Explaining Social Security in 8 Steps

The Social Security program affects nearly all Americans and helps support disabled and older adults. There are about 167 million people paying taxes into the program with almost 60 million receiving money each month. The vast majority of beneficiaries are retirees, although there are also millions of survivors and disabled adults who rely on this benefit.

On average, a benefit can replace around 40% of a wage earner’s income after they retire. The program is not designed to be a retiree’s sole source of income, but it has become that for many. For most workers, Social Security will be their only form of guaranteed income when they retire as most employers have shifted away from defined benefit pensions and toward defined contribution plans like 401(k)s.

Once you begin receiving your benefit, your payments will continue to increase to keep pace with inflation, unlike an annuity or pension. This is one of the most commonly overlooked advantages of Social Security. The program also offers a guaranteed benefit that is based on your earnings. The more you earn, the higher your benefit. This system provides a foundation to retire for millions of Americans, yet many do not understand exactly how it works. Here’s what you should know about the advantages the system offers and how you become eligible.

What Is Social Security?

America’s Social Security System was created in 1935 by President Roosevelt as the first form of federal assistance for the elderly. The program began as a means to provide income to retirees and the unemployed with a lump sum benefit at death. The program has been expanded and changed many times over the last century, but its goal remains the same: economic security for retired and disabled adults.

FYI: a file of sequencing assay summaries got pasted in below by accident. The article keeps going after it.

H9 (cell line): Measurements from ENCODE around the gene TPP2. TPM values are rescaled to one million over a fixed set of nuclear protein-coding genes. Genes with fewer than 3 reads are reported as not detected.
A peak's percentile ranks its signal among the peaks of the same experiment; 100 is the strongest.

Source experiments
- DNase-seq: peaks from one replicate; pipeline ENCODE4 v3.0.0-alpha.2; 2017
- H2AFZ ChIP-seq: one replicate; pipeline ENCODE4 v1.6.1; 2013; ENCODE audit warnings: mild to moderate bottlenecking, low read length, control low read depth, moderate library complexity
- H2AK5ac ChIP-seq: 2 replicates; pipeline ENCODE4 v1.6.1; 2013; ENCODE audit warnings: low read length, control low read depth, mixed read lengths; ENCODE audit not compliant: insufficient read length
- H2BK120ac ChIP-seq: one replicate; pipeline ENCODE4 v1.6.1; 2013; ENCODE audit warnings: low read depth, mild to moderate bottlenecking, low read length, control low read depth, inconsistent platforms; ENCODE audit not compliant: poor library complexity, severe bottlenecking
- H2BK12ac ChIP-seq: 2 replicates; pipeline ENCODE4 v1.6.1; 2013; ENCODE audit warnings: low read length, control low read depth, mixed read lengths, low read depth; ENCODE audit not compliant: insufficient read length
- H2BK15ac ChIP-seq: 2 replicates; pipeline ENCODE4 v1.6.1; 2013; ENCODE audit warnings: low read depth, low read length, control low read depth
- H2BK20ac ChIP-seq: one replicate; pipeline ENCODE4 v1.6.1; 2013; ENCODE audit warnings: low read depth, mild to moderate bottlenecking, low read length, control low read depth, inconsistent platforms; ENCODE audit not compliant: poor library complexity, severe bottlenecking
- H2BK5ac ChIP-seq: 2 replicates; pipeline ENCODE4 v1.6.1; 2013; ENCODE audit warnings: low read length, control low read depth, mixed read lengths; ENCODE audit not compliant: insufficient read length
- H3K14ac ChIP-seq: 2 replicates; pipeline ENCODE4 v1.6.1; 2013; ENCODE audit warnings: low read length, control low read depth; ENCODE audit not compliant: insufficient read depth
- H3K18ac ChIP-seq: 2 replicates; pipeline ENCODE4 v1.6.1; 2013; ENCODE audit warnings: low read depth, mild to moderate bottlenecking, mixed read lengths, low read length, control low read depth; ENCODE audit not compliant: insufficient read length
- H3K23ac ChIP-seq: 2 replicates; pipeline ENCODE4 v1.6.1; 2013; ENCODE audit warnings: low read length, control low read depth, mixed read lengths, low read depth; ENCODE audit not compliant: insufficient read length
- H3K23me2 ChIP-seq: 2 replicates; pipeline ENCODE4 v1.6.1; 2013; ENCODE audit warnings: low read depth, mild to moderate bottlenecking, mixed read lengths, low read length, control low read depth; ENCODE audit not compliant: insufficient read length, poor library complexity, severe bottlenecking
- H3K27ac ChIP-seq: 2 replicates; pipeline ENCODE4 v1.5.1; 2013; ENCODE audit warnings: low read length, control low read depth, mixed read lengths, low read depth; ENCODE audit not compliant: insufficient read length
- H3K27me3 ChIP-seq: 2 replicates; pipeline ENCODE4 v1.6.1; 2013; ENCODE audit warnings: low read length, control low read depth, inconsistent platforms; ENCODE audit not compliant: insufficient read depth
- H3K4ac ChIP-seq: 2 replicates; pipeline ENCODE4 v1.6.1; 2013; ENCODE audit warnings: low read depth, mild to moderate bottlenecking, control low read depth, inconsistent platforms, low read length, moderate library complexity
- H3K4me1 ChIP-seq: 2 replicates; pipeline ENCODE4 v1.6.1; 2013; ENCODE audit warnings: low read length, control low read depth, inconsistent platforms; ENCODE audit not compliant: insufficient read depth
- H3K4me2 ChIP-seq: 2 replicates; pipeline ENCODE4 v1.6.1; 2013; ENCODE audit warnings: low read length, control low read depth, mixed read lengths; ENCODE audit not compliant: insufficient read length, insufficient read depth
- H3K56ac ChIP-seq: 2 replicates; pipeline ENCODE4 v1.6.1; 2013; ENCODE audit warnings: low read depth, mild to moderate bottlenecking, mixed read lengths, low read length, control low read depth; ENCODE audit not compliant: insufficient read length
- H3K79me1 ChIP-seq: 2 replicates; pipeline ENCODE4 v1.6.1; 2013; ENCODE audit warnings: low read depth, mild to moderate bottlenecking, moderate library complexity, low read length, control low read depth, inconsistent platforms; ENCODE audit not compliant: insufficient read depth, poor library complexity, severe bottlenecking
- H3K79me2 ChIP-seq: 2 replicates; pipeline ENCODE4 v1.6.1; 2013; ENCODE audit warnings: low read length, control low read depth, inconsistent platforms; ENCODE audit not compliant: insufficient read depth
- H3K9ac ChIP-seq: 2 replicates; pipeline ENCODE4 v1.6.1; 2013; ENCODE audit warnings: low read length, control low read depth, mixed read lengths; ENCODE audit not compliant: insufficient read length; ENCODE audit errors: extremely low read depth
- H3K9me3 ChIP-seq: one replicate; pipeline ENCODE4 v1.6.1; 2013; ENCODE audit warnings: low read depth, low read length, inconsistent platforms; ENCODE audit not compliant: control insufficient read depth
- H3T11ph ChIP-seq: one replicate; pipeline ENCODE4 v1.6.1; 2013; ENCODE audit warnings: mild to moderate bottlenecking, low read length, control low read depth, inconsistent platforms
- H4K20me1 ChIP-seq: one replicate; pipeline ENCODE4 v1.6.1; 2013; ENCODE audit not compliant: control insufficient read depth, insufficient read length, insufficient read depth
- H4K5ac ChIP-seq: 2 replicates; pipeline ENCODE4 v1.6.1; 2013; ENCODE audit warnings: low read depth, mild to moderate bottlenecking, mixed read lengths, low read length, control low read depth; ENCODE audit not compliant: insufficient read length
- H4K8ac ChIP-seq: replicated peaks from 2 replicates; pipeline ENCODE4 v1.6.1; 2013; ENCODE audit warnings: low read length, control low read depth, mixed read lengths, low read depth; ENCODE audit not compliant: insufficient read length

Social Security is a financial safety net for American workers who are ready to retire or become disabled. The program is based on workers’ contributions into the system while employed. The majority of workers in the U.S. pay into the system while employed through payroll deductions and receive money later when they retire.

While many people think of this system as just a program for retirees, benefits are available for survivors, spouses, and disabled adults as well. Many people who receive a benefit are disabled, a family member of someone receiving a benefit, a divorced person using a spousal benefit, a family member of a deceased worker, or a dependent parent of a deceased worker.

While the Social Security system is generally stable, the trust fund is set to run out in 17 years. Without action, tens of millions of Americans will receive just 75% of their benefit when the fund begins to run out. Fortunately, this is likely to be averted, possibly by increasing the age at which workers can qualify for payments.